Giotis ES, Robey RR, Ross C, et al., 2015, Immunodulation and proviral action of chicken Suppressor of Cytokine Signaling 1 (SOCS1), 3rd Annual Meeting of the International-Cytokine-and-Interferon-Society (ICIS), Publisher: Elsevier, Pages: 90-90, ISSN: 1043-4666
Giotis ES, Robey RR, Ross C, et al., 2015, Transcriptomic analysis of the chicken interferome, 3rd Annual Meeting of the International-Cytokine-and-Interferon-Society (ICIS), Publisher: Elsevier, Pages: 104-104, ISSN: 1043-4666
Giotis ES, Rothwell L, Scott A, et al., 2015, Transcriptomic Profiling of Virus-Host Cell Interactions following Chicken Anaemia Virus (CAV) Infection in an In Vivo Model., PLOS One, Vol: 10, Pages: e0134866-e0134866, ISSN: 1932-6203
Chicken Anaemia Virus (CAV) is an economically important virus that targets lymphoid and erythroblastoid progenitor cells leading to immunosuppression. This study aimed to investigate the interplay between viral infection and the host's immune response to better understand the pathways that lead to CAV-induced immunosuppression. To mimic vertical transmission of CAV in the absence of maternally-derived antibody, day-old chicks were infected and their responses measured at various time-points post-infection by qRT-PCR and gene expression microarrays. The kinetics of mRNA expression levels of signature cytokines of innate and adaptive immune responses were determined by qRT-PCR. The global gene expression profiles of mock-infected (control) and CAV-infected chickens at 14 dpi were also compared using a chicken immune-related 5K microarray. Although in the thymus there was evidence of induction of an innate immune response following CAV infection, this was limited in magnitude. There was little evidence of a Th1 adaptive immune response in any lymphoid tissue, as would normally be expected in response to viral infection. Most cytokines associated with Th1, Th2 or Treg subsets were down-regulated, except IL-2, IL-13, IL-10 and IFNγ, which were all up-regulated in thymus and bone marrow. From the microarray studies, genes that exhibited significant (greater than 1.5-fold, false discovery rate <0.05) changes in expression in thymus and bone marrow on CAV infection were mainly associated with T-cell receptor signalling, immune response, transcriptional regulation, intracellular signalling and regulation of apoptosis. Expression levels of a number of adaptor proteins, such as src-like adaptor protein (SLA), a negative regulator of T-cell receptor signalling and the transcription factor Special AT-rich Binding Protein 1 (SATB1), were significantly down-regulated by CAV infection, suggesting potential roles for these genes as regulators of viral infection or cell def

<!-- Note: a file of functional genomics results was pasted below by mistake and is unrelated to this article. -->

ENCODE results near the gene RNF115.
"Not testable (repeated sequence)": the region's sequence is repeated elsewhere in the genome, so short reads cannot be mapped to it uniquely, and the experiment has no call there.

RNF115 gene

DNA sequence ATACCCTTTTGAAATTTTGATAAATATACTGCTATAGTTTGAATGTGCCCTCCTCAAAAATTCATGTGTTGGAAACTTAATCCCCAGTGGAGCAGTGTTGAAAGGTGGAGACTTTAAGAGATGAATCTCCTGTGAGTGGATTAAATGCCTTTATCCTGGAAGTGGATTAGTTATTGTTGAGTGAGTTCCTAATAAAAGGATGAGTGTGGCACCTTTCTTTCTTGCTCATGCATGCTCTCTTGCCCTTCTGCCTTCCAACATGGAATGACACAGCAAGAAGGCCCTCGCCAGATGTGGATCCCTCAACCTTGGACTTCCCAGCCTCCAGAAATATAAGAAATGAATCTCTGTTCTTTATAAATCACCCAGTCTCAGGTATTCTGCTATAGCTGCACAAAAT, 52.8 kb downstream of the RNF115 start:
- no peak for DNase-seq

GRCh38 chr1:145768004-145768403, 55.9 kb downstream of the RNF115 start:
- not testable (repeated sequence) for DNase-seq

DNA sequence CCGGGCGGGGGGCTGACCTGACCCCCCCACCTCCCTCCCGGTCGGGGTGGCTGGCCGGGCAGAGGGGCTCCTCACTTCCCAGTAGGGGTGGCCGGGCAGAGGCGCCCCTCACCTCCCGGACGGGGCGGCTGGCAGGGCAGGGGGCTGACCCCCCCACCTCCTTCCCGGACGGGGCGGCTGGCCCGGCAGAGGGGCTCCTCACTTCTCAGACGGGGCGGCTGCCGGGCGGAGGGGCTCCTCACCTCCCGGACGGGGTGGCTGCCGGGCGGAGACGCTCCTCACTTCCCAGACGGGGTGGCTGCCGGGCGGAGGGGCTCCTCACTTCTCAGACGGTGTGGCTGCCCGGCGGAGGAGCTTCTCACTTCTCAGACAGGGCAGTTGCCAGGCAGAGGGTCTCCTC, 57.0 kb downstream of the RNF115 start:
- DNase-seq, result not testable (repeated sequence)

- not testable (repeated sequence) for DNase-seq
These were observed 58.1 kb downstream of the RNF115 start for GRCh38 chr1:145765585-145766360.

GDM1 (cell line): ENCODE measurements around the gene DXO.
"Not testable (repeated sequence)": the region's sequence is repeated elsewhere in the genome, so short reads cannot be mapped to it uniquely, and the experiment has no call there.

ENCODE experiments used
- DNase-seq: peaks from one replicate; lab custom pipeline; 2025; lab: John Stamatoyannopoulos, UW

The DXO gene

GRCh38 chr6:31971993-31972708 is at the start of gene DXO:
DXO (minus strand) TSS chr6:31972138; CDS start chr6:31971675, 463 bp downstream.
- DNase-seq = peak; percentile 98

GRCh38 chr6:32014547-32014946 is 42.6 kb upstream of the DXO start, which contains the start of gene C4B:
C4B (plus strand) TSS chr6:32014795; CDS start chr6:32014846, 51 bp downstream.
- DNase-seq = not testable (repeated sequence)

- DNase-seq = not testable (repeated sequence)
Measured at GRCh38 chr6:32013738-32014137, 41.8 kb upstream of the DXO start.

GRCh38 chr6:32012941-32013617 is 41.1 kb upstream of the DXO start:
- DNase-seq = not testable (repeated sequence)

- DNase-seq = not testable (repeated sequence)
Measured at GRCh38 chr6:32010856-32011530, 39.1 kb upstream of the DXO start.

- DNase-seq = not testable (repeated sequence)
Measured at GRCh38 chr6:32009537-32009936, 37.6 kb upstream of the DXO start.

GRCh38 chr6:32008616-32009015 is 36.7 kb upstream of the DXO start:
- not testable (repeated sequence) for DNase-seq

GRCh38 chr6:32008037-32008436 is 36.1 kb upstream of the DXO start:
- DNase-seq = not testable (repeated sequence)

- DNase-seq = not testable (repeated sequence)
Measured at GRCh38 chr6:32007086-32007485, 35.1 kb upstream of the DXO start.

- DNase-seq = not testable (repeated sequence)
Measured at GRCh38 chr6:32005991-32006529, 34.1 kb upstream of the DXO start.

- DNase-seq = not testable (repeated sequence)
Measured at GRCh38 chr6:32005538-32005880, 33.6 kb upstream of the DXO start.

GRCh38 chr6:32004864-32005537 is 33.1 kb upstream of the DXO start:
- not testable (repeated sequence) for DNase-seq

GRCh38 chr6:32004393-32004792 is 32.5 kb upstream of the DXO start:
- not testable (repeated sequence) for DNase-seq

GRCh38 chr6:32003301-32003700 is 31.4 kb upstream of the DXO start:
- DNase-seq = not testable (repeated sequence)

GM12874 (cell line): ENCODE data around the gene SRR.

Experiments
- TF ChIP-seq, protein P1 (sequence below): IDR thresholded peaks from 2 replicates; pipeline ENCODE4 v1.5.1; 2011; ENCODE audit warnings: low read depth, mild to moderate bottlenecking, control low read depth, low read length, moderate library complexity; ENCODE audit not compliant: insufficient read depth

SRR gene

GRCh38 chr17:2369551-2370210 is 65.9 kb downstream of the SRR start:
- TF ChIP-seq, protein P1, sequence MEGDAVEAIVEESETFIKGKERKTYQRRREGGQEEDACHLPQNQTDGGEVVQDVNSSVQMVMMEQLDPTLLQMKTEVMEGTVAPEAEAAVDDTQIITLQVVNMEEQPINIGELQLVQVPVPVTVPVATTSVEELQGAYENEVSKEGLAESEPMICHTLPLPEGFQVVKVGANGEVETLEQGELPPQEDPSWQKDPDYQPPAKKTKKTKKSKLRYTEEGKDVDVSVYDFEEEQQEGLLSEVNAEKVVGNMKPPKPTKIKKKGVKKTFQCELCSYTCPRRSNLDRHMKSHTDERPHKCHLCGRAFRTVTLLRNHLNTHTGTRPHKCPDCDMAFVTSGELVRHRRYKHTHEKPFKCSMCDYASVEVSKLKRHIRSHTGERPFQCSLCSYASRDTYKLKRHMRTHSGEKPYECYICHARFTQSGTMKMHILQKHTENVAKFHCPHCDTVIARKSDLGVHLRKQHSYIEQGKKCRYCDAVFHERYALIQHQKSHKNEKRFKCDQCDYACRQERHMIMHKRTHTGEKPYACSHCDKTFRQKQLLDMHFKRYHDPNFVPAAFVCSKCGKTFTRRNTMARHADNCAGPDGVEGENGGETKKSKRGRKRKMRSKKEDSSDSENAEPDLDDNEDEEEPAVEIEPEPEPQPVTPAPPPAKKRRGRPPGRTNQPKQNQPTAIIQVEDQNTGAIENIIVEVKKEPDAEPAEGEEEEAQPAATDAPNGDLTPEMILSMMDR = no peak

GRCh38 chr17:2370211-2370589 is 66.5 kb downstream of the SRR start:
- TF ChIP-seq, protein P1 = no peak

Ascough S, Sadeyen J-R, Giotis E, et al., 2014, Potentiating the immunogenicity of poxvirus vectors to improve the efficacy of live recombinant viral vaccines in poultry, IMMUNOLOGY, Vol: 143, Pages: 66-66, ISSN: 0019-2805